The Poetics of Common Knowledge focuses on Descartes, Hegel, Freud, and the information theorists, on the one hand, and the poets of the American avant-garde, on the other. This book is a call literally for a new poetry, a new making, that manifests the possibility for sense-making in a postmodern condition without universals or absolutes. In such a poetry, fragmentation bespeaks not brokenness but the richness of the world apprehended without the habits of recognition.
Don Byrd is Professor of English at State University of New York at Albany. He has also written Charles Olson's Maximus; Aesop's Garden; and The Great Dime Store Centennial.
"Don Byrd's book presents postmodernism as a continuation of the metaphysical skeptical tradition, reaching its dead end with deconstruction. Byrd's alternative in literary studies is a return to poetry as a revitalization of language. The book is very learned, and written with verve and vigor." — Mihai I. Spariosu, The University of Georgia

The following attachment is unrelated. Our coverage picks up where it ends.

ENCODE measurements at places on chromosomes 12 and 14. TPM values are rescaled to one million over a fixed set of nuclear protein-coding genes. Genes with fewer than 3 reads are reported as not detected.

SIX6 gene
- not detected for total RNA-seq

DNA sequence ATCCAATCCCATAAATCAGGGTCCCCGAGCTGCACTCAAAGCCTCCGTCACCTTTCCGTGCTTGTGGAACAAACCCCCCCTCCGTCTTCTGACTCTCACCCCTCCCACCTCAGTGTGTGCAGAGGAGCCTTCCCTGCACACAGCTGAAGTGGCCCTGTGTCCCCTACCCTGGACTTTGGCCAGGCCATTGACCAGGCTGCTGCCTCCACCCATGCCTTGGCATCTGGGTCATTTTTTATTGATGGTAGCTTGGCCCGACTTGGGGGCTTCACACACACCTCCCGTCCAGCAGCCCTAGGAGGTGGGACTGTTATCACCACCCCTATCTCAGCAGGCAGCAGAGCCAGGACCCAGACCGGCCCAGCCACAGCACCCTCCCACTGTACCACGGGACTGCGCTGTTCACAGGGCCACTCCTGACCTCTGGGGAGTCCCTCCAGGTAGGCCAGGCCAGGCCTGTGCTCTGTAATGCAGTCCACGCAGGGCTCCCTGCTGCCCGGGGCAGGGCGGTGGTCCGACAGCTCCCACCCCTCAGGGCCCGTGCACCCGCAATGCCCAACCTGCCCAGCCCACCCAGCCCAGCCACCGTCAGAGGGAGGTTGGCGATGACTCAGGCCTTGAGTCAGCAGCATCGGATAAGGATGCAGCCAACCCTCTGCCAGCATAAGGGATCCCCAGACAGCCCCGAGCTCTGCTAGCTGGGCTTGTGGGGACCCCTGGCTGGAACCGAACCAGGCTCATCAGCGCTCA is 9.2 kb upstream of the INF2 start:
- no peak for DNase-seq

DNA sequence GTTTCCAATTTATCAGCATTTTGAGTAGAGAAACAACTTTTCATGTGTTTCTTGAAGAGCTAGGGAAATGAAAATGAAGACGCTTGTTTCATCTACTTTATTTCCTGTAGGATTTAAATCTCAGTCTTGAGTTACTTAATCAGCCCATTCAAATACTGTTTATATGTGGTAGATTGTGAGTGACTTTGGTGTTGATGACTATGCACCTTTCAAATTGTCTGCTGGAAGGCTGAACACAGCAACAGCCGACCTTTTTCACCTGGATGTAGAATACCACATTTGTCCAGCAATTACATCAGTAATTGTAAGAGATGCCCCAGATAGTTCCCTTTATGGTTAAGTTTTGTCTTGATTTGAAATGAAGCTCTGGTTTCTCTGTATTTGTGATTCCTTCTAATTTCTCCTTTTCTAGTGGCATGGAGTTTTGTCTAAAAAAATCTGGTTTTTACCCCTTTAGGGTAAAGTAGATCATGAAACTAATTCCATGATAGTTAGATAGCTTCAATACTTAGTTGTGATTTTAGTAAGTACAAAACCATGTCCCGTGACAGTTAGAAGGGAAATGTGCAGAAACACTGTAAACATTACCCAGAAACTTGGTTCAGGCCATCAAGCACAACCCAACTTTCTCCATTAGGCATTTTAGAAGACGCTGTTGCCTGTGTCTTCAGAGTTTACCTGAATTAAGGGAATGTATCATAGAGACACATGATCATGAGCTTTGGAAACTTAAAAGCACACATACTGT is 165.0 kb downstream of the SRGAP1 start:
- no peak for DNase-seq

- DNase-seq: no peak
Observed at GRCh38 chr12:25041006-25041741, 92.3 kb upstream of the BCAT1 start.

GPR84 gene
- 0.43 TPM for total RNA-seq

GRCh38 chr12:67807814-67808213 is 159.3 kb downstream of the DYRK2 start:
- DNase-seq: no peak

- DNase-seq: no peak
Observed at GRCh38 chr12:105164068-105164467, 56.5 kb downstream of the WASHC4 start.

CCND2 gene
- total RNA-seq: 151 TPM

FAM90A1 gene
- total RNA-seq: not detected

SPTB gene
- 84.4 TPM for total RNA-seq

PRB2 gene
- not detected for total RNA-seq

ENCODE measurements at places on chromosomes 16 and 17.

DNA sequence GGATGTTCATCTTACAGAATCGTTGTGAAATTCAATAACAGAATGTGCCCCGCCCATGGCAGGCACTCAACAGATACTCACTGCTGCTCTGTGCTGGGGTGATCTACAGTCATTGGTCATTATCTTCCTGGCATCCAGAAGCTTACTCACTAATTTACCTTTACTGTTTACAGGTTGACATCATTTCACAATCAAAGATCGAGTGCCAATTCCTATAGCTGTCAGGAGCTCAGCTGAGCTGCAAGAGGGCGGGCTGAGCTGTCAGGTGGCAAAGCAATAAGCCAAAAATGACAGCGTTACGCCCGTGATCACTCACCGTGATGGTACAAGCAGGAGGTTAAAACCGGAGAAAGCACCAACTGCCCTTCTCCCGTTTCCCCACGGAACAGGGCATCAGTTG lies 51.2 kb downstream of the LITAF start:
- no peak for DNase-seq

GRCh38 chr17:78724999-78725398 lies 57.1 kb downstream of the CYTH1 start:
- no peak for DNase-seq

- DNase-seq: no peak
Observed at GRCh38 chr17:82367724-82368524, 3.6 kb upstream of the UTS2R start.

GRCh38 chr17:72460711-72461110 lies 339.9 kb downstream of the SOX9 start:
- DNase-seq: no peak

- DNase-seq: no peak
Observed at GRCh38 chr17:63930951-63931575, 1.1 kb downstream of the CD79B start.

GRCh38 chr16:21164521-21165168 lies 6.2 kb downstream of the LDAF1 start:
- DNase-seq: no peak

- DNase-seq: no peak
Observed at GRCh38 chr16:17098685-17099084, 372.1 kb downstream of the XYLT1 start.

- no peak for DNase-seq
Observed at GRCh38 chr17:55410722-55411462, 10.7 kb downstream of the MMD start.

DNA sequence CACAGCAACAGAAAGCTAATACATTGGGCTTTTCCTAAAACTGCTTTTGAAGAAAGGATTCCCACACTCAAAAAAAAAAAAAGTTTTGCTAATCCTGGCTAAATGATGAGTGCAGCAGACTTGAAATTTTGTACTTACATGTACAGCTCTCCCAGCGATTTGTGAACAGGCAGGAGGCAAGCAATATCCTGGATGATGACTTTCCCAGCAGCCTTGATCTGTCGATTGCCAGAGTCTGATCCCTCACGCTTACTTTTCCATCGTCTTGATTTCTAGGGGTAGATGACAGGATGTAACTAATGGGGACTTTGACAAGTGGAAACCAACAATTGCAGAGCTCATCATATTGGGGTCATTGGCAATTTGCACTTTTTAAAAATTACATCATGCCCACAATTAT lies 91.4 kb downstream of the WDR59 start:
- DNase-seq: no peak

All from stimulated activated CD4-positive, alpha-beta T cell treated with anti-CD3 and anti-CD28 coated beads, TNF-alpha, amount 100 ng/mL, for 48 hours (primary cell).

"This is an important, provocative book. At a time when poetics—especially that of the difficult sort dealt with here—has been increasingly pushed to the margins of academic discourse, Don Byrd has come forward with a tour de force that both argues and enacts the bearing of poetic knowledge upon the issues and debates tending to displace it. He not only offers astute, illuminating readings of work by Stein, Zukofsky, Duncan, Olson, and others, but goes to great lengths to map the ground—intellectual, historical, technological, phenomenological—that makes these works matter. Such ground makes his own undertaking on behalf of poetic knowledge purposeful and necessary, and his mapping of it is not only informed, sophisticated and intellectually stunning but passionate and compelling as well." — Nathaniel Mackey, University of California, Santa Cruz